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State of Energy Consumption and CO₂ Emission in Bangladesh

Abul K. Azad, S. W. Nashreen and J. Sultana
Ambio
Vol. 35, No. 2 (Mar., 2006), pp. 86-88
Published by: Springer on behalf of Royal Swedish Academy of Sciences
Stable URL: http://www.jstor.org/stable/4315691
Page Count: 3
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Abstract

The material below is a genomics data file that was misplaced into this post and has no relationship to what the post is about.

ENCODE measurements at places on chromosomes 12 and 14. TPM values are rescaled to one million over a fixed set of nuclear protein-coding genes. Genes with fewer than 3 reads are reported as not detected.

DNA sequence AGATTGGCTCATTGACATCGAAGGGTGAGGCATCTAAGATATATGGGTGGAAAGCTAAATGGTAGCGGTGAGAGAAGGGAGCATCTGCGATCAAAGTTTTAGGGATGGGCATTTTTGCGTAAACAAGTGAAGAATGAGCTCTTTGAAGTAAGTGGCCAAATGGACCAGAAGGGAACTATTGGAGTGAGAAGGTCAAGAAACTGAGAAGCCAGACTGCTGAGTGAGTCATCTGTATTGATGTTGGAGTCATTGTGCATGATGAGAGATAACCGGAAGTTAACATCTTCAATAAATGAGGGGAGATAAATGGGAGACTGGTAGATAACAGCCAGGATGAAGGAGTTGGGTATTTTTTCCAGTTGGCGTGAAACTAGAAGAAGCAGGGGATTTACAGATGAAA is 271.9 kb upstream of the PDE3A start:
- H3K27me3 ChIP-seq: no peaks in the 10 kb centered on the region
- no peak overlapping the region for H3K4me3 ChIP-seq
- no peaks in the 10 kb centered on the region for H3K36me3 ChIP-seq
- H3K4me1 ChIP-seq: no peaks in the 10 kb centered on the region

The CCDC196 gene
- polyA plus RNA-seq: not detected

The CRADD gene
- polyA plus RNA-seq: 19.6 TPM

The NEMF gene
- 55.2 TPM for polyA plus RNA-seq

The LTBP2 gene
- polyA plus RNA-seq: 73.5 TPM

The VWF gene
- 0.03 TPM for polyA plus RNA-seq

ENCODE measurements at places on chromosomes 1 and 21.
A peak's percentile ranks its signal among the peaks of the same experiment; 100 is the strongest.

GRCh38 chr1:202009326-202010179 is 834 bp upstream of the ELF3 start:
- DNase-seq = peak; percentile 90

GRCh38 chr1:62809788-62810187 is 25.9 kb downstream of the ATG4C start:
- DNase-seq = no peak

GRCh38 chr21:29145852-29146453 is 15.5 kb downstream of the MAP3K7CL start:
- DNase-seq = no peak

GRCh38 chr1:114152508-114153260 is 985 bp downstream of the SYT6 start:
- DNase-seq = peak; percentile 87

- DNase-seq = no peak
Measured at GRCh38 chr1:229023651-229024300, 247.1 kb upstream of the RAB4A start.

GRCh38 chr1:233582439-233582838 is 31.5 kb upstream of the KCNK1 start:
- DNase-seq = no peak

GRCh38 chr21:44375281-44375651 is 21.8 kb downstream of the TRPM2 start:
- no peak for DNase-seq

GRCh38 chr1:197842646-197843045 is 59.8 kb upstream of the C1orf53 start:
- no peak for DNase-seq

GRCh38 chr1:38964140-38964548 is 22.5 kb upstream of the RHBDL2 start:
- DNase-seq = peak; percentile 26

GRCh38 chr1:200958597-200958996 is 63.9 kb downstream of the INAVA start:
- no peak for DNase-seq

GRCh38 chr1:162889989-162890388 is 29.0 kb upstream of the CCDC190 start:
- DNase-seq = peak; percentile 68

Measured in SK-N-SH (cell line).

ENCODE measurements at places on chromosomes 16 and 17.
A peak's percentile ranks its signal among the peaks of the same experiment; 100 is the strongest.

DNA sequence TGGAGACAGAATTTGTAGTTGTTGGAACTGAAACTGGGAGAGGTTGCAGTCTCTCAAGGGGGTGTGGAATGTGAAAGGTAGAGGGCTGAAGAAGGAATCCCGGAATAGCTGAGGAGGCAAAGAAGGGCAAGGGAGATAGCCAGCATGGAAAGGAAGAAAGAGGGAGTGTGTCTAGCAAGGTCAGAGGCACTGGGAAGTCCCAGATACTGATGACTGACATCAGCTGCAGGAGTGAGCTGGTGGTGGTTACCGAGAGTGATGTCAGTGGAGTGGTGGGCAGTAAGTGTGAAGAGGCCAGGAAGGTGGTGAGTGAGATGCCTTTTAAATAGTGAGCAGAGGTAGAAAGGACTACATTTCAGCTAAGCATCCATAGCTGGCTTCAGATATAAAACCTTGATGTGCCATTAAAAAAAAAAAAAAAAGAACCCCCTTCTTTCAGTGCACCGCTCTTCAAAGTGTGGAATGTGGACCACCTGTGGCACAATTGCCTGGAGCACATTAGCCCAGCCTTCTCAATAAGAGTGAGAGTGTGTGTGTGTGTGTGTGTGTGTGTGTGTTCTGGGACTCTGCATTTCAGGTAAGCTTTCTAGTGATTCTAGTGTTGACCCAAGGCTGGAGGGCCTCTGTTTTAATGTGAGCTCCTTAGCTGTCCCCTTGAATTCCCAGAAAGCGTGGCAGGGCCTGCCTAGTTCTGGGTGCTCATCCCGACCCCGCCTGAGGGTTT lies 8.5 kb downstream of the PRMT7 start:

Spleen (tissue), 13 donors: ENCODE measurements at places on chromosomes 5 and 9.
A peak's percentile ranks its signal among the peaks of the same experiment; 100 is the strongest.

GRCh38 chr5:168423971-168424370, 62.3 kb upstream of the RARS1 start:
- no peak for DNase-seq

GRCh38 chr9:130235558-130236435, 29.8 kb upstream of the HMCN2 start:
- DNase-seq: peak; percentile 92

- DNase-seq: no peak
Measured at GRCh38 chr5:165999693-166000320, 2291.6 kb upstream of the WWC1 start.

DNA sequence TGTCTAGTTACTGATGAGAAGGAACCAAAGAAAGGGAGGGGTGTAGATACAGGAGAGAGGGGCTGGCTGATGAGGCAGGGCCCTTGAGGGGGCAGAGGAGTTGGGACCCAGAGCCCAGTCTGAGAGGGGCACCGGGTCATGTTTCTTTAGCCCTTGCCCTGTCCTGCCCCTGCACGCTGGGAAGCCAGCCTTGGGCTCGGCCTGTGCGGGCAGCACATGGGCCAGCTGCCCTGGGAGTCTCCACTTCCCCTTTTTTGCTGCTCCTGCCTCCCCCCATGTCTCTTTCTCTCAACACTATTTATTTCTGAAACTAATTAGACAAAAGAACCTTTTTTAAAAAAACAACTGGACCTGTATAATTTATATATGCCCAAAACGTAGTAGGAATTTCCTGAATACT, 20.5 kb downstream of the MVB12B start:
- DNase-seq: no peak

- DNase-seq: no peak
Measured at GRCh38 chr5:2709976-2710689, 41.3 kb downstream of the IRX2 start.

Carbon dioxide ( CO2) is one of the most important gases in the atmosphere, and is necessary for sustaining life on Earth. It is also considered to be a major greenhouse gas contributing to global warming and climate change. In this article, energy consumption in Bangladesh is analyzed and estimates are made of CO2 emission from combustion of fossil fuel (coal, gas, petroleum products) for the period 1977 to 1995. International Panel for Climate Change guidelines for national greenhouse gas inventories were used in estimating CO2 emission. An analysis of energy data shows that the consumption of fossil fuels in Bangladesh is growing by more than 5% per year. The proportion of natural gas in total energy consumption is increasing, while that of petroleum products and coal is decreasing. The estimated total CO2 release from all primary fossil fuels used in Bangladesh amounted to 5072 Gg in 1977, and 14 423 Gg in 1995. The total amounts of CO2 released from petroleum products, natural gas, and coal in the period 1977-1995 were 83 026 Gg (50% of CO2 emission), 72 541 Gg (44% of CO2 emission), and 9545 Gg (6% CO2 emission), respectively. A trend in CO2 emission with projections to 2070 is generated. In 2070, total estimated CO2 emission will be 293 260 Gg with a current growth rate of 6.34% ${\rm y}^{-1}$. CO2 emission from fossil fuels is increasing. Petroleum products contribute the majority of CO2 emission load, and although the use of natural gas is increasing rapidly, its contribution to CO2 emission is less than that of petroleum products. The use of coal as well as CO2 emission from coal is expected to gradually decrease.

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